Wednesday, September 29, 2010

The Witch Circe (Music of the Sirens)

The Greek witch Circe sits in her island palazzo spinning and weaving; she is understood as magically weaving destiny as well as crafting tapestries. She is often portrayed at her loom and so spinning became explicitly associated with witchcraft. 

                                      The Music of the Sirens

Circe, Witch, Daughter of the Sun, am I, who sees what is beyond knowledge of men. By my magical arts, I send my thoughts here and there, as if borne on falcon's swift wings, and thus I know much that lies under light or in shadow: tricks of transformation, strangely - woven songs, the sea's secret ways, the desires of mortals... 

I once granted hospitality to famed Odysseus, as he journeyed home from war. Some years he stayed with me, and at our parting I advised him of dangers that yet remained before him. I told him of the sea-monster Scylla, who strikes like a serpent from her cave and bears victims away in her six ravenous mouths.

Of Charybdis I spoke well, and warned him not to dare the rushing waters of the abyss. Yet despite this fore-knowledge, he was not able to prevent the deaths of six of his followers, lost in the passage between these twin threats: I could give him only warnings, not guidance.

In the realm of the Sirens, though, I could offer better advice, for their lures are easy to escape. These great, dark birds have the faces of women, and when a ship nears their green and lovely island they raise a song of enchantment that draws close all who hear it, but the shores of their country are white with the bones of those who come to land.

I directed Odysseus to block the ears of his crew with wax; for himself, however, I suggested that he should be bound to the mast by his men, in order to hear the Siren's calls. 

The Sirens steal the wind from passing ships. Thus his craft becalmed just off their island, and out of the midday heat the burning stillness of the sea their voices came floating, shimmering.

Odysseus had listened to my words, and his men rowed calmly on, their ears stopped up with wax. But Odysseus himself - ah, his cries, and his struggling! For the Sirens sing of wisdom, of the understanding of the past and the future, and they sing with the terrible clarity of the mad or the enlightened.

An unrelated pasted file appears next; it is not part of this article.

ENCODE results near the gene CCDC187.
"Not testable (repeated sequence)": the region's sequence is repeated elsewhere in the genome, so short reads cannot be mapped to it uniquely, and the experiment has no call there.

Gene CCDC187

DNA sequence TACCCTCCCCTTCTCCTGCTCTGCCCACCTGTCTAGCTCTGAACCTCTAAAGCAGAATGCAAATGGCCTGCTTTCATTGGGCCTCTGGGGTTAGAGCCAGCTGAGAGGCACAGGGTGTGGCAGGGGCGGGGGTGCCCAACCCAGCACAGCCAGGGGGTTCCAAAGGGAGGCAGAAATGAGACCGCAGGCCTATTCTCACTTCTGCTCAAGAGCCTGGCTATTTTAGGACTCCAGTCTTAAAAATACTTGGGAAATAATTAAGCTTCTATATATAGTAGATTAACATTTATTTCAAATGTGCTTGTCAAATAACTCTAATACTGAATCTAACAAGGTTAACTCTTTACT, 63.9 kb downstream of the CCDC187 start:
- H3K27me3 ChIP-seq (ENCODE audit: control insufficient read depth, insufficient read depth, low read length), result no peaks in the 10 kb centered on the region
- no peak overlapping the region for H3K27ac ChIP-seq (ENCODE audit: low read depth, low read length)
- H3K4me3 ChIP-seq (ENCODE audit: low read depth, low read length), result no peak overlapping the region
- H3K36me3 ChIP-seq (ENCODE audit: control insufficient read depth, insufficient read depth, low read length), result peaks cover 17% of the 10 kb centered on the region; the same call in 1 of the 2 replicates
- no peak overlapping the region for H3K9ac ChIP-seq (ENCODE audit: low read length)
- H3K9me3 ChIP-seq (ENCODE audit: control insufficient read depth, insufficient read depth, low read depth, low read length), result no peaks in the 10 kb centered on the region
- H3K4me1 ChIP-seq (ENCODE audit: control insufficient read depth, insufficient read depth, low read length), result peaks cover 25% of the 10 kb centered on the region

How Odysseus shouted to his followers, pleading for his freedom even as they tightened the ropes which bound him to the mast! Then he cried aloud to the Sirens themselves, begging them to come to him, as he could not go to them. Yet they did not appear, and the island was gradually left behind.

Only when they were long out of sight of the Siren's isle, and Odysseus had ceased to struggle and hung exhausted in his bounds, did his followers finally release him, and offered them many words of thanks. 

Yet I wonder whether those words came truly from his soul, or whether there was a taste of disappointment like ashes in his mouth as he spoke them. Was he ashamed that, in hearing those sweet, strange songs, he had forgotten his duty to his homeland, to his followers, to his own wife?

Or did he regret that he had not been free to obey their summoning?  And I wonder, too, who on the ship left was most utterly desolate: Odysseus, who could hear the Siren's calls and yet slowly, achingly, was drawn away from them, oar-stroke by fateful oar-stroke; or the deafened, oblivious sailors, who could not hear them at all. 

I hope you enjoyed the story of Circe, the witch, as much as I enjoyed re-telling it. 

Brightest of Blessings,